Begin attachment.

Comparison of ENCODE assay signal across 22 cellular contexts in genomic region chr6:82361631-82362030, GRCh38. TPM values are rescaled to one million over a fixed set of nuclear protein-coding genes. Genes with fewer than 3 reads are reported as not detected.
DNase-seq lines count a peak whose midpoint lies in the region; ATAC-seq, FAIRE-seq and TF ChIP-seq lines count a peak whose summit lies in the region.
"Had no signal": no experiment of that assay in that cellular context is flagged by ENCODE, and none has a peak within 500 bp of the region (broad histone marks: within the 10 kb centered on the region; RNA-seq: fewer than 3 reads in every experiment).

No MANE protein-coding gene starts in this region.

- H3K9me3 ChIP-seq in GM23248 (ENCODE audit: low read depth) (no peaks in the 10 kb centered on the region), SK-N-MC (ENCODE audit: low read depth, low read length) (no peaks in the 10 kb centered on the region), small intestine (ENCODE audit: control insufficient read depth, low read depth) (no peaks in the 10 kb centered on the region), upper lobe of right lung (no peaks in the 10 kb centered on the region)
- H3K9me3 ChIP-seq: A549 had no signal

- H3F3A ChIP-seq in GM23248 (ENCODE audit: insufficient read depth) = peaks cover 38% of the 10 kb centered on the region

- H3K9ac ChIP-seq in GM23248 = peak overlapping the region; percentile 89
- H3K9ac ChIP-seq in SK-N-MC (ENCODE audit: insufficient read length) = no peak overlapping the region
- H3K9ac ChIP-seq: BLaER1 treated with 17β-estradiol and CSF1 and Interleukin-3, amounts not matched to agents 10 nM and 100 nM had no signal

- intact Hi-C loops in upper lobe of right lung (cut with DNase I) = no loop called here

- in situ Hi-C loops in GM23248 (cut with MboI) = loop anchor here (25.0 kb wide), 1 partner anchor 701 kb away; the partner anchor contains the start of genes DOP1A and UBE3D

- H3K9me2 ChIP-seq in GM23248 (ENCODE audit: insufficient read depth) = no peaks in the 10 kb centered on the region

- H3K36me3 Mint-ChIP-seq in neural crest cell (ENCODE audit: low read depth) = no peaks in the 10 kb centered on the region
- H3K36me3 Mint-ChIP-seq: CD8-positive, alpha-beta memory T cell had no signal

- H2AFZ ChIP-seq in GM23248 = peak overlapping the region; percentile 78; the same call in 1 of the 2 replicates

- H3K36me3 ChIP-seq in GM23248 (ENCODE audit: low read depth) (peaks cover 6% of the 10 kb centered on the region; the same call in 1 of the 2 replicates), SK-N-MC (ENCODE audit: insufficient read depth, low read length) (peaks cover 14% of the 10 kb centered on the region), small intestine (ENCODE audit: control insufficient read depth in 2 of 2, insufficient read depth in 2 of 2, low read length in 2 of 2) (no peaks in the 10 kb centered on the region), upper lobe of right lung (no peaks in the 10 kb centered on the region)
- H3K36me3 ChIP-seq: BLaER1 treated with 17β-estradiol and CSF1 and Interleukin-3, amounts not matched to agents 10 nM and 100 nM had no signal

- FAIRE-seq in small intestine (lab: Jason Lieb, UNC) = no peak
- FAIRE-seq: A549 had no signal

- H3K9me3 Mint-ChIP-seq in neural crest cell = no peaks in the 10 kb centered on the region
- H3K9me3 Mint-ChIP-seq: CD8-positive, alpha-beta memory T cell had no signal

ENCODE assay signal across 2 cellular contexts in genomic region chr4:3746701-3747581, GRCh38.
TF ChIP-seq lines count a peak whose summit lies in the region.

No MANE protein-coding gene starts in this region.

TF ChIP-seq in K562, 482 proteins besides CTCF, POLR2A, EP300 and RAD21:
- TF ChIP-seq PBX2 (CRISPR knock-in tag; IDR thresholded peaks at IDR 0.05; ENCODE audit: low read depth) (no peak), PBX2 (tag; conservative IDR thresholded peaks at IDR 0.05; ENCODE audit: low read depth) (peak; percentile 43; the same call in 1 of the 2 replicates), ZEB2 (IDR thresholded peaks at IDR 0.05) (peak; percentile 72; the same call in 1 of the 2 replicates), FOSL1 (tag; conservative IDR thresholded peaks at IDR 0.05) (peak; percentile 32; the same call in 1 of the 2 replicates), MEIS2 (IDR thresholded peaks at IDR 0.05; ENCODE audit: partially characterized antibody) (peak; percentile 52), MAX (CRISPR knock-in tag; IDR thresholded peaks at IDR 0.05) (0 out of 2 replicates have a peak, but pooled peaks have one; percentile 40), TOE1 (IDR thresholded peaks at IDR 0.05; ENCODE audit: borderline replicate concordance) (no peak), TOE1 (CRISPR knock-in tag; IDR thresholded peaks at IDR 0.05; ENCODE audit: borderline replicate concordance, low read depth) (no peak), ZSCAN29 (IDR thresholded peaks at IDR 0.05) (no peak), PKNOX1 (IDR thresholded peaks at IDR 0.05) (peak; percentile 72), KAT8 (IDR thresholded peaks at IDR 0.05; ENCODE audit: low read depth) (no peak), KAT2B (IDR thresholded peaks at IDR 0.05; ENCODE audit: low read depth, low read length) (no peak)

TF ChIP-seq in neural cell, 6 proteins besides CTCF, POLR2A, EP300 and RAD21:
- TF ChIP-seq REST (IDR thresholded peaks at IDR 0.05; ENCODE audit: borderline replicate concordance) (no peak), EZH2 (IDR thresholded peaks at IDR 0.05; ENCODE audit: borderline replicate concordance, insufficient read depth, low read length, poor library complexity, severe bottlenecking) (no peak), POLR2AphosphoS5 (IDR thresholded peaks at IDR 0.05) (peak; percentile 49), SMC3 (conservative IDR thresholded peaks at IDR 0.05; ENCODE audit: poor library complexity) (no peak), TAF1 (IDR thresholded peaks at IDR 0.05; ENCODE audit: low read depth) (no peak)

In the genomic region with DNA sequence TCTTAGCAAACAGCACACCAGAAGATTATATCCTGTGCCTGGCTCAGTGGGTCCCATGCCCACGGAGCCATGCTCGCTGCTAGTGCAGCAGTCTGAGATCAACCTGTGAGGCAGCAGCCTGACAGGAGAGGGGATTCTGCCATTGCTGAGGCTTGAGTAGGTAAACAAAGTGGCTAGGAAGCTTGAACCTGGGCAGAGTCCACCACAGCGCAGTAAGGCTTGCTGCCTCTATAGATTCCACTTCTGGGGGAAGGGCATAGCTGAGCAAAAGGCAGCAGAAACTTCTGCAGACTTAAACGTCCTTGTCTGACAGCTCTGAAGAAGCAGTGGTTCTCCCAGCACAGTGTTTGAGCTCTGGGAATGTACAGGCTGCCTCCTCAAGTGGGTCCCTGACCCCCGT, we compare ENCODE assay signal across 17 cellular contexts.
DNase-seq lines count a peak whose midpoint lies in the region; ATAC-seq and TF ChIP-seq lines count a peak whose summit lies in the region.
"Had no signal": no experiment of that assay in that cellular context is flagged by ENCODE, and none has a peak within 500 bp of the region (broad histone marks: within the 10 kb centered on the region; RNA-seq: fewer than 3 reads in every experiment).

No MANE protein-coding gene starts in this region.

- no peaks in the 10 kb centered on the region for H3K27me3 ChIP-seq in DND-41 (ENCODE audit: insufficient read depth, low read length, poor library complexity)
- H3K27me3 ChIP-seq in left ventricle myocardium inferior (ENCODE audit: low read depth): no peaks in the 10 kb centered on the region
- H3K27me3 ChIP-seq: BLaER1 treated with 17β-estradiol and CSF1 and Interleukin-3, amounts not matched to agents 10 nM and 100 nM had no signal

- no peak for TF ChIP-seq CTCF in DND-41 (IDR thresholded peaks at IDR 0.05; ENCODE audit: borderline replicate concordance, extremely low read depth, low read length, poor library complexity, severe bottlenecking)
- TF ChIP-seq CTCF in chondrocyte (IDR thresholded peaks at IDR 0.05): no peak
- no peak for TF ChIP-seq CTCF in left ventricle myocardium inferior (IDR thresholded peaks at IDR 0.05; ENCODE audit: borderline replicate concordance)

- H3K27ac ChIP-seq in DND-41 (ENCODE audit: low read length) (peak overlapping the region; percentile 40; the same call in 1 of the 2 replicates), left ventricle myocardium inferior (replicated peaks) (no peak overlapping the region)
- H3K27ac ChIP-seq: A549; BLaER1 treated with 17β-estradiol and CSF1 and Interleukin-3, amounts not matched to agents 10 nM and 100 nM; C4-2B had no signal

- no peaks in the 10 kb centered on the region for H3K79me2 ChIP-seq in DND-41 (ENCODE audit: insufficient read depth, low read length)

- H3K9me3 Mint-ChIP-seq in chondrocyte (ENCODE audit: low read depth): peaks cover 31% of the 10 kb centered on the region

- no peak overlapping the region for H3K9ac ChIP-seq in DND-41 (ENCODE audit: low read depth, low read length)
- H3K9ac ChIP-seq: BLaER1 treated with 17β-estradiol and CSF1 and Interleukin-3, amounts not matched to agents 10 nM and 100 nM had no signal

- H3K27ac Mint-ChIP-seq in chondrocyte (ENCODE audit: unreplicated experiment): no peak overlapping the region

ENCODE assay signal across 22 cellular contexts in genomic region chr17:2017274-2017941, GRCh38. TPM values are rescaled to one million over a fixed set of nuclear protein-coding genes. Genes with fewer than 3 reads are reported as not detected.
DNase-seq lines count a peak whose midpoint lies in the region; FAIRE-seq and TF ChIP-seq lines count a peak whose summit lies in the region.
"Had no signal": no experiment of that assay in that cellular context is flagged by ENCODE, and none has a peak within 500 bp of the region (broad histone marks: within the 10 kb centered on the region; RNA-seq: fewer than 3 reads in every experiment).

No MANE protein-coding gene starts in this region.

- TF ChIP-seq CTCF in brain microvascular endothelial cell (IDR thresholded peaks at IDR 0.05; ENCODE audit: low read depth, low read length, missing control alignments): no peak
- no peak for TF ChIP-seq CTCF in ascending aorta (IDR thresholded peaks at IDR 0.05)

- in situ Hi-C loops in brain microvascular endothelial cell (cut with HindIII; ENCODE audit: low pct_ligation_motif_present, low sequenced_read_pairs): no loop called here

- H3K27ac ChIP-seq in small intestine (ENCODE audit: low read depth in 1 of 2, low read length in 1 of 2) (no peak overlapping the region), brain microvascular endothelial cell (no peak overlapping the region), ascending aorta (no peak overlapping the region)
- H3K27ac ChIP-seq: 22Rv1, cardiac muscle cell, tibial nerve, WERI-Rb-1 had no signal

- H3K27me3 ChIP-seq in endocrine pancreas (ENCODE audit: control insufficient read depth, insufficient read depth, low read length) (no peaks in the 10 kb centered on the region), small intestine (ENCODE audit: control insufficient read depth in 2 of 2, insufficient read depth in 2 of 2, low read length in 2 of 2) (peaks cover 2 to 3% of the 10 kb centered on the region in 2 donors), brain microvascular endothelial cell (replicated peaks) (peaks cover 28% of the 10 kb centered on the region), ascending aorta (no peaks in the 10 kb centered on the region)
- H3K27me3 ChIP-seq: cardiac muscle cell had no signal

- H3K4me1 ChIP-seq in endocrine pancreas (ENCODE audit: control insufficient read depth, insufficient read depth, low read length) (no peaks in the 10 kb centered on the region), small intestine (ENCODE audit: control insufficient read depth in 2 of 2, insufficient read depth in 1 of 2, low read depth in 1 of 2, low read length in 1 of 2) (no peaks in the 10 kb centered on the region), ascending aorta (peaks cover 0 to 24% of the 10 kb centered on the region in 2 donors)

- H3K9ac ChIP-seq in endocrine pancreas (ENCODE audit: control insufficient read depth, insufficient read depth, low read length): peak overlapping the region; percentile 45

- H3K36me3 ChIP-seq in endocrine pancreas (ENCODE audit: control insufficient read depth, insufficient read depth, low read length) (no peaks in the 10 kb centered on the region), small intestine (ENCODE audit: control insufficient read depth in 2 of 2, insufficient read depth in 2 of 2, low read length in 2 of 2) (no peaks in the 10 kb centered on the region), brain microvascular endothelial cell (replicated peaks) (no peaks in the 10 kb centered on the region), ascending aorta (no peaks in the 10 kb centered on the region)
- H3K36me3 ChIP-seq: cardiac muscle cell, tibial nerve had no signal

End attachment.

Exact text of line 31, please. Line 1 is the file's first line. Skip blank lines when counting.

DNase-seq lines count a peak whose midpoint lies in the region; ATAC-seq and TF ChIP-seq lines count a peak whose summit lies in the region.